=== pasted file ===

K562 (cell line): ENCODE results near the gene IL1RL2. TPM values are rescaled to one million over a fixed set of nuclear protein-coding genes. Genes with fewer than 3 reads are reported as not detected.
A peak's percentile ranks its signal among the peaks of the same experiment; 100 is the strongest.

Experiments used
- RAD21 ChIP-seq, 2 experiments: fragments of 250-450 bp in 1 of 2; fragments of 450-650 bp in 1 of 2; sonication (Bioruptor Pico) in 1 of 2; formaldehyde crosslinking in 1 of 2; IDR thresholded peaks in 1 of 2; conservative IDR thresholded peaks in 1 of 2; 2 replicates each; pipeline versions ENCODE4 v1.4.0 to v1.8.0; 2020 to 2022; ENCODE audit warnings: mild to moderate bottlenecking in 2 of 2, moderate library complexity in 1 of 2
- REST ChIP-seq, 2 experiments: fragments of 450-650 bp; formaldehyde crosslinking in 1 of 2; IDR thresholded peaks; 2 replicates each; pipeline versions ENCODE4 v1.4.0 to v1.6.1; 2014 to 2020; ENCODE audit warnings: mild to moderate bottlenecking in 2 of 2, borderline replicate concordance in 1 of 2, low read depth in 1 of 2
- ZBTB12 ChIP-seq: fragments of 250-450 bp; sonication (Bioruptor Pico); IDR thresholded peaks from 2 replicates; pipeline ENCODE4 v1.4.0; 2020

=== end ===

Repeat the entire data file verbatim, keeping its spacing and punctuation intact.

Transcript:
K562 (cell line): ENCODE results near the gene IL1RL2. TPM values are rescaled to one million over a fixed set of nuclear protein-coding genes. Genes with fewer than 3 reads are reported as not detected.
A peak's percentile ranks its signal among the peaks of the same experiment; 100 is the strongest.

Experiments used
- RAD21 ChIP-seq, 2 experiments: fragments of 250-450 bp in 1 of 2; fragments of 450-650 bp in 1 of 2; sonication (Bioruptor Pico) in 1 of 2; formaldehyde crosslinking in 1 of 2; IDR thresholded peaks in 1 of 2; conservative IDR thresholded peaks in 1 of 2; 2 replicates each; pipeline versions ENCODE4 v1.4.0 to v1.8.0; 2020 to 2022; ENCODE audit warnings: mild to moderate bottlenecking in 2 of 2, moderate library complexity in 1 of 2
- REST ChIP-seq, 2 experiments: fragments of 450-650 bp; formaldehyde crosslinking in 1 of 2; IDR thresholded peaks; 2 replicates each; pipeline versions ENCODE4 v1.4.0 to v1.6.1; 2014 to 2020; ENCODE audit warnings: mild to moderate bottlenecking in 2 of 2, borderline replicate concordance in 1 of 2, low read depth in 1 of 2
- ZBTB12 ChIP-seq: fragments of 250-450 bp; sonication (Bioruptor Pico); IDR thresholded peaks from 2 replicates; pipeline ENCODE4 v1.4.0; 2020